Paton Group has been working with local businesses to create face shields to help protect essential workers who may be exposed to COVID-19. Using their Stratasys 3D printers, Paton has been printing the frames for face shields, and then their Universal Laser Systems laser to create the shields. The original design was shared with Paton by Stratasys.
The headbands can easily be sterilized for multiple use, while the plastic transparency face shield can be swapped out after several uses. Easy sanitation and cheap production make these a win-win solution.
Shields have been dropped off at Camarillo Police Department, Identity Medical Group, Redlands Hospital, and other California businesses. Paton plans to continue to provide these face shields to essential workers as they work to protect our communities.
In addition, Paton Group connected with Laney College, a public community college located in Oakland, California, to create face shields at an even faster rate. Laney College took the original Stratasys face shield design and began making modifications. They took the 3D prints and assembled them with various shield materials and hole configurations. Using this, they created a 3D rendering and sent it to Paton Group to print on a Stratasys printer. Then, the prototypes were created until the final product was decided upon.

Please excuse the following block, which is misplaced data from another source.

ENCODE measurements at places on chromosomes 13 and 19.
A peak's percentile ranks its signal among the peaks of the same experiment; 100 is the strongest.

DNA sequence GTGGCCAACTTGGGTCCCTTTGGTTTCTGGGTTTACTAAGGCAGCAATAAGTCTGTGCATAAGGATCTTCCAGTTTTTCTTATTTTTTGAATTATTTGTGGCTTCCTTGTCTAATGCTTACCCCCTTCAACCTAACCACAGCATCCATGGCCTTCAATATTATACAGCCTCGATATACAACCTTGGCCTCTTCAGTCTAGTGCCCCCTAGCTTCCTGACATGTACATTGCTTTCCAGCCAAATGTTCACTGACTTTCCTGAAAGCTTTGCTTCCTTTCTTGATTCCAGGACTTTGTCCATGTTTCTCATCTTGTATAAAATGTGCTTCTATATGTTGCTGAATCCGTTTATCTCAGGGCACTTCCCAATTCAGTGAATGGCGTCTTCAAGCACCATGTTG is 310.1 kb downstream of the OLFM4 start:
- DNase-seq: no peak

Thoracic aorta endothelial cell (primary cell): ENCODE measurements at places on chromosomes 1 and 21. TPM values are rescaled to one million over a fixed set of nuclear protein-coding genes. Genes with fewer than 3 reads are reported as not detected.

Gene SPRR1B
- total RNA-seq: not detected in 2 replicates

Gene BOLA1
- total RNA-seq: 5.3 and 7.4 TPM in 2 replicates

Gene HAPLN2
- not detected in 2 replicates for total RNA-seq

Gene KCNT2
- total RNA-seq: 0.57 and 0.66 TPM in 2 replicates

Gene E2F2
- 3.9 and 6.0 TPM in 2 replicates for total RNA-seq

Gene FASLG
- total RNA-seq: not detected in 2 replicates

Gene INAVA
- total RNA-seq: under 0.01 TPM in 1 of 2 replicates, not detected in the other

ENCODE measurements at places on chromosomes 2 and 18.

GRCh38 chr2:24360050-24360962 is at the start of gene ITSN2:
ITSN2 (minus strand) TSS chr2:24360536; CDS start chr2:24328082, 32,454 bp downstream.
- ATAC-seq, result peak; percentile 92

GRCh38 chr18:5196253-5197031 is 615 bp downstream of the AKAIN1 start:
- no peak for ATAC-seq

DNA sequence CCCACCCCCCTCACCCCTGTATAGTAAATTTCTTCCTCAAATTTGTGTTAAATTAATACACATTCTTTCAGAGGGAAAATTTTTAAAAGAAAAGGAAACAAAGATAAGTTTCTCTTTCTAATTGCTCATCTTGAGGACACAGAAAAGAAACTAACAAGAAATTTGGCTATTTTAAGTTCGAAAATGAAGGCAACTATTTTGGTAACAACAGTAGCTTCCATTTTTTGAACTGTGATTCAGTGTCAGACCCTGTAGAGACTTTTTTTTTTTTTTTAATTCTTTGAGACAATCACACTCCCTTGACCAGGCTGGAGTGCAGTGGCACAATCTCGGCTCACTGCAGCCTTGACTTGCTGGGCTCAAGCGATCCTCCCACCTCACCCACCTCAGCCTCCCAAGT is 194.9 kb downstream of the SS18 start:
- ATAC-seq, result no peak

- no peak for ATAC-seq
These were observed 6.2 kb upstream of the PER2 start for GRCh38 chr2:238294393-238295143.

The modified, 3D printed face shield is being used in a partnership with an injection molding company. With injection molding, the face shields can be made much more quickly—to the tune of nearly 1000 units a day. For 3D printing, it takes one machine about an hour to print each frame, and 15 minutes for the laser to cut several of the face shields. With these modifications, even more face shields can get into the hands of our frontline workers!